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Humboldt-Universität zu Berlin | IRI Life Sciences | Scientific Events | IRI Talks | Dates | CompCancer Talk - Donate Weghorn: "Probabilistic approaches to inference of mutation rate and selection in cancer"

CompCancer Talk - Donate Weghorn: "Probabilistic approaches to inference of mutation rate and selection in cancer"

What
  • IRI Talk
When Dec 19, 2019 from 04:00 PM to 05:00 PM (Europe/Vienna / UTC100) iCal
Where IRI Life Sciences, Philippstr. 13, Building 18, 3rd Floor, Room 410
Contact Name

Abstract:

 

Probabilistic approaches to inference of mutation rate and selection in cancer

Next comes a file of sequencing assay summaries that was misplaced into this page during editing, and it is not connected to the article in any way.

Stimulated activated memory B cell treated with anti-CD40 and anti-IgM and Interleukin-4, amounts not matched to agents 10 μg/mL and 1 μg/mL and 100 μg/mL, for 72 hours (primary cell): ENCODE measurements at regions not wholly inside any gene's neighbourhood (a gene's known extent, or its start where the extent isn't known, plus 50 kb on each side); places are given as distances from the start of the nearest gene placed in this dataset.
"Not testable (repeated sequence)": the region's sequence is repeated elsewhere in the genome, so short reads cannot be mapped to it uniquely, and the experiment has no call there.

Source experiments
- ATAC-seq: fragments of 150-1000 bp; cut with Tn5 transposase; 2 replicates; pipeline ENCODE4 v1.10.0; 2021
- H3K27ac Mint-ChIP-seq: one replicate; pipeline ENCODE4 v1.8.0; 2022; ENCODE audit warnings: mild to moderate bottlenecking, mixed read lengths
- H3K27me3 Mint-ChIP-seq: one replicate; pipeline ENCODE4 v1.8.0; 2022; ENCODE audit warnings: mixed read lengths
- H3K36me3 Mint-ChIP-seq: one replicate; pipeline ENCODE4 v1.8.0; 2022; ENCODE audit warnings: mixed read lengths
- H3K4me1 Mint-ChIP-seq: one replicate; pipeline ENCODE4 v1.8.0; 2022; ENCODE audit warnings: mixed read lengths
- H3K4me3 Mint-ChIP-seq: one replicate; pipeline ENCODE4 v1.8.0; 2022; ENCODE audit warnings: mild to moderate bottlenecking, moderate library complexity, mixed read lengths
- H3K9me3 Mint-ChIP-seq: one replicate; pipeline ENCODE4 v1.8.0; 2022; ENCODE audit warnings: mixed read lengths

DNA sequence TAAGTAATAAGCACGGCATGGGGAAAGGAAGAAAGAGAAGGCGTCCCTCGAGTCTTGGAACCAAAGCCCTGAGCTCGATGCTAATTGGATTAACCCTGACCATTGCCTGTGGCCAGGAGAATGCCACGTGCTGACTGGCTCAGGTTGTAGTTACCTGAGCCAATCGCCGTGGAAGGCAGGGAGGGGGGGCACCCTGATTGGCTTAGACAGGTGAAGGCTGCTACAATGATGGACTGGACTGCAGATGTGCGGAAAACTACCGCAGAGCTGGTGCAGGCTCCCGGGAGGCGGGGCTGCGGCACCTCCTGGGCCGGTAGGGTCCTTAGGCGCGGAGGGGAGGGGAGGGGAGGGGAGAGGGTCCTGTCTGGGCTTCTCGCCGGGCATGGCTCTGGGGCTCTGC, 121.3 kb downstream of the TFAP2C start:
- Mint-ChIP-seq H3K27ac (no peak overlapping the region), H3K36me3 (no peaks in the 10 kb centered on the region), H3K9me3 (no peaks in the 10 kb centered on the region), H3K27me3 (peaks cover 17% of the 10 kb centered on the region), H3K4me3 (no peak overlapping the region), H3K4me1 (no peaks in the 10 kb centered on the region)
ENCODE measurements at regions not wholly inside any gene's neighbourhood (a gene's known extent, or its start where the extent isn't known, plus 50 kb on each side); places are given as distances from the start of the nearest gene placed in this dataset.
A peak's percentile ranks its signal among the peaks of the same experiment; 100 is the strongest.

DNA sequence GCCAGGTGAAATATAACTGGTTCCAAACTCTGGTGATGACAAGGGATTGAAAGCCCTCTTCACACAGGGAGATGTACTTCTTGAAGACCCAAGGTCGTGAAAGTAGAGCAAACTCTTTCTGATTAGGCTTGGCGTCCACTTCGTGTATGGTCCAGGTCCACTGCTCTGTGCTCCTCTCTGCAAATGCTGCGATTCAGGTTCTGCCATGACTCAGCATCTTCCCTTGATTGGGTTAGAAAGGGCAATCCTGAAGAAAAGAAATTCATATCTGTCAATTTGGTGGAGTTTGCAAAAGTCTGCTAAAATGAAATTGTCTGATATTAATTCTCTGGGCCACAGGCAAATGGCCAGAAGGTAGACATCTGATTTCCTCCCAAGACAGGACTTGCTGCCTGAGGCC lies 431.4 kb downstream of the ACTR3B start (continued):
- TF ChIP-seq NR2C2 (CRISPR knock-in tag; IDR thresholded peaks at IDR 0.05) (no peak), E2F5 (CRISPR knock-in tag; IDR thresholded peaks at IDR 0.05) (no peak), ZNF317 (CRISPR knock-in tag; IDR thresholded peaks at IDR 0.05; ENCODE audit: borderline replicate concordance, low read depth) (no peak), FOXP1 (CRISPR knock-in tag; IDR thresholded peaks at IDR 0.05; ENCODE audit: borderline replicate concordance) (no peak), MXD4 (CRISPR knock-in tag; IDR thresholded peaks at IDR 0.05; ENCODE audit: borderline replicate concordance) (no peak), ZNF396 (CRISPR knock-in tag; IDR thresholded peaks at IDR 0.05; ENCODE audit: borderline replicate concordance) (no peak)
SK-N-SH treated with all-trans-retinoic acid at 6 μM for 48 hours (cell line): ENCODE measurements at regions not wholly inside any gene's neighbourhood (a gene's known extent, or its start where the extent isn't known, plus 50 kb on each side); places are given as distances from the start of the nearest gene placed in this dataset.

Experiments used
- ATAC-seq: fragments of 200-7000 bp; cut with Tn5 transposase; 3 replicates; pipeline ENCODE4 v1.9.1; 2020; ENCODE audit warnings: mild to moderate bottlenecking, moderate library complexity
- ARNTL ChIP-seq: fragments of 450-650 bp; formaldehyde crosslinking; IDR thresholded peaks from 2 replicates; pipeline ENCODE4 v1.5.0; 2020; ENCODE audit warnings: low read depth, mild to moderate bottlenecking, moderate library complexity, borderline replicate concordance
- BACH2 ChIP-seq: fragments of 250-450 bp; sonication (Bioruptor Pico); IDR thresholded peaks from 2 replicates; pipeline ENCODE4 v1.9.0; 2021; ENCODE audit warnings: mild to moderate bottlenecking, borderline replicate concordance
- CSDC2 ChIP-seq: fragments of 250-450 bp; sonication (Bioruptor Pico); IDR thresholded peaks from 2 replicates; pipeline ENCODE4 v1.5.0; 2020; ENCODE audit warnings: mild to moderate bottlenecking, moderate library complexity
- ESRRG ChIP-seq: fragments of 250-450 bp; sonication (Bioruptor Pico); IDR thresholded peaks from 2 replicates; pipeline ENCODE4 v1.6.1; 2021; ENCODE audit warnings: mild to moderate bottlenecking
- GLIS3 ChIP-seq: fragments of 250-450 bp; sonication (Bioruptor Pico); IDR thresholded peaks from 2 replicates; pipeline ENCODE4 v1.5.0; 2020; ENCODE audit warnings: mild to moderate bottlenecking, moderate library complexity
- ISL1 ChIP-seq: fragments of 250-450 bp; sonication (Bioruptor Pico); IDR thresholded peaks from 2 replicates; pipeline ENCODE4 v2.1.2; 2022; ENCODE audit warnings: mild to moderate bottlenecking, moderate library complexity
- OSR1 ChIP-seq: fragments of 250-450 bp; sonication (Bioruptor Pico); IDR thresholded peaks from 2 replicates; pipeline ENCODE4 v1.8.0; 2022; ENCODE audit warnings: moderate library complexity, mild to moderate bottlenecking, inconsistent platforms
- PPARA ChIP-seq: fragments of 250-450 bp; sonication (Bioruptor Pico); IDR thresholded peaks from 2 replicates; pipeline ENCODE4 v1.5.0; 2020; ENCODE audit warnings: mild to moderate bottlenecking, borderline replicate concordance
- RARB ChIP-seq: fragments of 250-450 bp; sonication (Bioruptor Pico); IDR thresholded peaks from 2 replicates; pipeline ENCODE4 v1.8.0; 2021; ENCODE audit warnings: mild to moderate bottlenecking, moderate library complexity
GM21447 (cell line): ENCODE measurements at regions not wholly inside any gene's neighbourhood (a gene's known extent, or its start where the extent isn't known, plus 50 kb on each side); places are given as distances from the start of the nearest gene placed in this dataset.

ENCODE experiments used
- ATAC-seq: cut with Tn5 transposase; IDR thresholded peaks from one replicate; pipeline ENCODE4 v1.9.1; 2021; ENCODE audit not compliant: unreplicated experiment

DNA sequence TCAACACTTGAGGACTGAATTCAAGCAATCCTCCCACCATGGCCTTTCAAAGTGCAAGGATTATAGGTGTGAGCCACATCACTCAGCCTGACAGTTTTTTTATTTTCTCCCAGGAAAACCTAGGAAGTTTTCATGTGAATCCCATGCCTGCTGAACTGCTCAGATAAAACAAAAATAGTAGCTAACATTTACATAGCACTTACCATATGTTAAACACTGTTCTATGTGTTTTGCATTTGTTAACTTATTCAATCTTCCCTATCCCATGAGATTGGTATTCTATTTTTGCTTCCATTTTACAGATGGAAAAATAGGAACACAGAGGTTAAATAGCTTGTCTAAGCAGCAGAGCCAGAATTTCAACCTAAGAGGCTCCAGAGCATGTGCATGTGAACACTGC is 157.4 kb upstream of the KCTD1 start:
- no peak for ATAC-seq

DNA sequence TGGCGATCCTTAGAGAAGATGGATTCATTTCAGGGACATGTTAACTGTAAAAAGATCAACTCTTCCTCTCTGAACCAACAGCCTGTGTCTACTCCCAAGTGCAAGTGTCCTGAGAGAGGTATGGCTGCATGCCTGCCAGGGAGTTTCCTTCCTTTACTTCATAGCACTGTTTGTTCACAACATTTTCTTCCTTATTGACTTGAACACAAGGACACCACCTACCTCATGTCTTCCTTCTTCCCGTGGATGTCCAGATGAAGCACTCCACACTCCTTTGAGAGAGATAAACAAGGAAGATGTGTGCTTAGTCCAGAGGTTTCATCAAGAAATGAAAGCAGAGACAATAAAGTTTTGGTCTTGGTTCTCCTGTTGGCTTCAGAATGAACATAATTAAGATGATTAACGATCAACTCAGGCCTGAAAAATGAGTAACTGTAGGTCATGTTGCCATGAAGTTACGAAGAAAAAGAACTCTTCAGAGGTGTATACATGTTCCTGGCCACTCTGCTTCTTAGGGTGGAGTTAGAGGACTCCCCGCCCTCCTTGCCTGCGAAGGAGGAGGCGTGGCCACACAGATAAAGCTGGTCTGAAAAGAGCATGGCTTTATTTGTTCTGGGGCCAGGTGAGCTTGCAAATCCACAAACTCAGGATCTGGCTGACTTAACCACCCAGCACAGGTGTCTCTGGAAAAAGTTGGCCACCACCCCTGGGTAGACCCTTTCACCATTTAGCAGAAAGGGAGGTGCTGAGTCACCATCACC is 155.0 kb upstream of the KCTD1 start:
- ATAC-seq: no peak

Cancer is a highly complex system that evolves asexually under high mutation rates and strong selective pressures. Cancer genomics efforts have identified genes and regulatory elements driving cancer development and neoplastic progression. The detection of both significantly mutated (positive selection) and undermutated (negative selection) genes is completely confounded by the genomic heterogeneity of the cancer mutation rate. Here, I present an approach to address mutation rate heterogeneity in order to increase the power and accuracy of selection inference. Using a hierarchical model, we infer the distribution of mutation rates across genes that underlies the observed distribution of the synonymous mutation count within a given cancer type. This enables the inference of the probability of nonsynonymous mutations without additional parameters, however explicitly taking into account cancer-type-specific mutational signatures, which are known to be highly distinct. We then augmented our test through integrating information at the single-nucleotide level. Based on a model that accounts for the extended sequence context (> 5-mers) around mutated sites, this second component of the test identifies genes with an excess of mutations in specific nucleotide contexts, which deviate from the characteristic context around neutrally evolving passenger mutations. Using the combined test, we discovered a catalogue of well-known cancer driver genes as well as a long tail of novel candidate cancer genes with mutation frequencies as low as 1% and functional supporting evidence.